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When I put a values in a list, what is a consistent way to retrieve the value in the same form it was put in?

list1 <- list('a'=1, 'b'=2)
list2 <- list('a'=11, 'b'=22, 'c'=33)
listOfLists <- list()
listOfLists <- c(listOfLists, list('first' = list1))
listOfLists <- c(listOfLists, list('second' = list2))

list1['a'] + 5 # should be 6
listOfLists['second']['a'] # should be 11

I assume I have to wrap those last two calls in some function f. Like f(f(listOfLists['second'])['a']). What does f need to be?

Note: In the actual code I'm adding items programmatically, so I want to keep the names as strings to keep the sample applicable.

Edit: The solution, as noted by Gavin is to use double brackets list1['a'] + 5.

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Not sure what you mean, but is list1[['a']] + 5 and listOfLists[['second']][['a']] what you are looking for? I.e. [[ not [. The latter ([) returns a list containing the selected component whilst [[ returns what is inside the selected component - i.e. the actual component. –  Gavin Simpson Jun 14 '13 at 23:37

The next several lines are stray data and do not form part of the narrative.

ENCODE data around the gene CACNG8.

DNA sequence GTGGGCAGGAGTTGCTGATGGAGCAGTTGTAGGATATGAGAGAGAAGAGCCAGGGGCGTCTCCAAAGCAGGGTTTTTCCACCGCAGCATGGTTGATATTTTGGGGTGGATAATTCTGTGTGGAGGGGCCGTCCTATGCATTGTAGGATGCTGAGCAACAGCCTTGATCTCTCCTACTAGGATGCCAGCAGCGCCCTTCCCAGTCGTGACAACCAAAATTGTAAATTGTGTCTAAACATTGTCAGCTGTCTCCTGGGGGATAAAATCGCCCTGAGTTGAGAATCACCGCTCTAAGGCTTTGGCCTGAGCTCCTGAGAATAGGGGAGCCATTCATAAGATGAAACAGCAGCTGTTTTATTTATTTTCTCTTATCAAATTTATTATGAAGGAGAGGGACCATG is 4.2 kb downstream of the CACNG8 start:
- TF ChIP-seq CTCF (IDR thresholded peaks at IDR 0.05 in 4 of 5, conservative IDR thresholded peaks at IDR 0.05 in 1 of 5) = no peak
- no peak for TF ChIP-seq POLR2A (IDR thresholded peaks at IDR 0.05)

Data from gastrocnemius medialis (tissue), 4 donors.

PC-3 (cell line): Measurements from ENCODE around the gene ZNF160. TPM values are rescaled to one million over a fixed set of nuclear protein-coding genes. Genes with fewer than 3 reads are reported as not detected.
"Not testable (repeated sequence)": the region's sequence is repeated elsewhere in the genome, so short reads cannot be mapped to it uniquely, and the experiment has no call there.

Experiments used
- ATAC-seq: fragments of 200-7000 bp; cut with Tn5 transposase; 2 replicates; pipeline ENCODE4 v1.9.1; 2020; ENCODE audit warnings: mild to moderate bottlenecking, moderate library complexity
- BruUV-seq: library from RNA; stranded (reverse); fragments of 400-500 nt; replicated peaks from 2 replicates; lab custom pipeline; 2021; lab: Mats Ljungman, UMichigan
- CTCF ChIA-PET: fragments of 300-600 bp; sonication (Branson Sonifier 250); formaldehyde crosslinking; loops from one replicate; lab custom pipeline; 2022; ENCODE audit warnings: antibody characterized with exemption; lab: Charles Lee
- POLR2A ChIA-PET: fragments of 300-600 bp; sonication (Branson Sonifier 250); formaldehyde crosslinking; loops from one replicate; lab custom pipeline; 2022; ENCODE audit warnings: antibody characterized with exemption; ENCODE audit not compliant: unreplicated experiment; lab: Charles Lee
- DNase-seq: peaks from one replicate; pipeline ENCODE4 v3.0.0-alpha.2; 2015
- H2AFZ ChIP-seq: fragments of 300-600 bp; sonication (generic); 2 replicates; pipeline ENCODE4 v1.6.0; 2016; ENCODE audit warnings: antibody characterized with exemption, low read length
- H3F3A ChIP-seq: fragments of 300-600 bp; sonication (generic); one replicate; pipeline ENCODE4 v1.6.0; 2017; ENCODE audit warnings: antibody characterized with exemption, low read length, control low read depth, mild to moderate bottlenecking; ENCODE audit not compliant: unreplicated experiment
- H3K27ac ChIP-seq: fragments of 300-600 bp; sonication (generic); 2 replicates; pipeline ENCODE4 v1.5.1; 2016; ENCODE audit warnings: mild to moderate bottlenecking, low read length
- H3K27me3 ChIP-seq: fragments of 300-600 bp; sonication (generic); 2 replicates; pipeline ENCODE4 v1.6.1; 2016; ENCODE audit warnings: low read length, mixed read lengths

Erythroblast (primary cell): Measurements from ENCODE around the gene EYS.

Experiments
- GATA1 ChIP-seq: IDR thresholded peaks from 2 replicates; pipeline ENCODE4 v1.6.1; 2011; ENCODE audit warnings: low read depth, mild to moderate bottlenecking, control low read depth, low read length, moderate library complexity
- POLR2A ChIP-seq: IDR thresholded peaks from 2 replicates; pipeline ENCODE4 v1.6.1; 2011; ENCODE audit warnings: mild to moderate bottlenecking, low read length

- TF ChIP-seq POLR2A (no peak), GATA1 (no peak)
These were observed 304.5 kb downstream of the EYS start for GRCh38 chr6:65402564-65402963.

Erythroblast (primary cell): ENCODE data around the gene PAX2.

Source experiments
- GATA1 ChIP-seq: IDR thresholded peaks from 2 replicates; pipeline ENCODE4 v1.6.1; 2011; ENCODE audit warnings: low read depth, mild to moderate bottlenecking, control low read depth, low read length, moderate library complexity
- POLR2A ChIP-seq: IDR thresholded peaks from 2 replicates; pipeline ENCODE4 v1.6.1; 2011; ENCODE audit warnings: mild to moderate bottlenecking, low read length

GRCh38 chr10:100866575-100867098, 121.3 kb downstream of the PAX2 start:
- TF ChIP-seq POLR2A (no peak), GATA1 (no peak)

It worked!!! I always thought the double bracket was only for getting indexed elements. Thanks! –  sharoz Jun 14 '13 at 23:41

1 Answer 1

up vote 2 down vote accepted

Is

list1[['a']] + 5

> list1[['a']] + 5
[1] 6

and

listOfLists[['second']][['a']]

> listOfLists[['second']][['a']]
[1] 11

what you are looking for?

I.e. [[ not [. The latter ([) returns a list containing the selected component whilst [[ returns what is inside the selected component - i.e. the actual component.

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